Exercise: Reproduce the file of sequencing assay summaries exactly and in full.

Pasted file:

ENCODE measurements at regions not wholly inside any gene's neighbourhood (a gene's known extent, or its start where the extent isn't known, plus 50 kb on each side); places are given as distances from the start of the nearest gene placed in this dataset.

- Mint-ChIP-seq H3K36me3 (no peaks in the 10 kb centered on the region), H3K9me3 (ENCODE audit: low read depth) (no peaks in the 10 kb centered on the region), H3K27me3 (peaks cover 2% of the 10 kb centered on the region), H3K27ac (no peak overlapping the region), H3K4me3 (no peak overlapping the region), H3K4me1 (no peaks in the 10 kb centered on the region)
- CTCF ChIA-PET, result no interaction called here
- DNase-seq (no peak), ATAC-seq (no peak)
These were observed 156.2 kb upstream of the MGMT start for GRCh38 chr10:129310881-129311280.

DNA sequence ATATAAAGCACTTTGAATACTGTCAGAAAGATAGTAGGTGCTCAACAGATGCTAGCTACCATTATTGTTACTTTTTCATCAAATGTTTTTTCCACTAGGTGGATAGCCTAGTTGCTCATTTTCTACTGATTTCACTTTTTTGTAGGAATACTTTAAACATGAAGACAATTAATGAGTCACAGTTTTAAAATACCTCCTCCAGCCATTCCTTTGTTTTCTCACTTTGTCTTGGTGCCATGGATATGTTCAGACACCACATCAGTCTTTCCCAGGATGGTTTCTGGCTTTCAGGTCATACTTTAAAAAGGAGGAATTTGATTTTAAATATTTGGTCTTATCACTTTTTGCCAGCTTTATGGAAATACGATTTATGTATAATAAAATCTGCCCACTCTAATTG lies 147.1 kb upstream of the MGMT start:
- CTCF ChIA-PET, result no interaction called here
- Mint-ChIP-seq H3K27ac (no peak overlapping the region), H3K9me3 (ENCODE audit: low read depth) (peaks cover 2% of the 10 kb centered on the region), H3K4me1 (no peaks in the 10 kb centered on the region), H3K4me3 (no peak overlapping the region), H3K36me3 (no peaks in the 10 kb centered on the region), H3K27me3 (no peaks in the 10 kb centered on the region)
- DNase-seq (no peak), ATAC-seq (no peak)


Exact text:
ENCODE measurements at regions not wholly inside any gene's neighbourhood (a gene's known extent, or its start where the extent isn't known, plus 50 kb on each side); places are given as distances from the start of the nearest gene placed in this dataset.

- Mint-ChIP-seq H3K36me3 (no peaks in the 10 kb centered on the region), H3K9me3 (ENCODE audit: low read depth) (no peaks in the 10 kb centered on the region), H3K27me3 (peaks cover 2% of the 10 kb centered on the region), H3K27ac (no peak overlapping the region), H3K4me3 (no peak overlapping the region), H3K4me1 (no peaks in the 10 kb centered on the region)
- CTCF ChIA-PET, result no interaction called here
- DNase-seq (no peak), ATAC-seq (no peak)
These were observed 156.2 kb upstream of the MGMT start for GRCh38 chr10:129310881-129311280.

DNA sequence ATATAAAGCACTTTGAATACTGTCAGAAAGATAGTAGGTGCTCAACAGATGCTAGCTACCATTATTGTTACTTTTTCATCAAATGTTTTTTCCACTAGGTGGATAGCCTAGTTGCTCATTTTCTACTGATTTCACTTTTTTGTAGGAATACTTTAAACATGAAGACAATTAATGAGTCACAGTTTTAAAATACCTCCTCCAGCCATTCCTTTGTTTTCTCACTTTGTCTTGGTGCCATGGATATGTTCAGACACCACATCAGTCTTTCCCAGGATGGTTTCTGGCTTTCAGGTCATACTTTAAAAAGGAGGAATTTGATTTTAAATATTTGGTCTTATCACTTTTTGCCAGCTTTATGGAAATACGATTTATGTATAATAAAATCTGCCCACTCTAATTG lies 147.1 kb upstream of the MGMT start:
- CTCF ChIA-PET, result no interaction called here
- Mint-ChIP-seq H3K27ac (no peak overlapping the region), H3K9me3 (ENCODE audit: low read depth) (peaks cover 2% of the 10 kb centered on the region), H3K4me1 (no peaks in the 10 kb centered on the region), H3K4me3 (no peak overlapping the region), H3K36me3 (no peaks in the 10 kb centered on the region), H3K27me3 (no peaks in the 10 kb centered on the region)
- DNase-seq (no peak), ATAC-seq (no peak)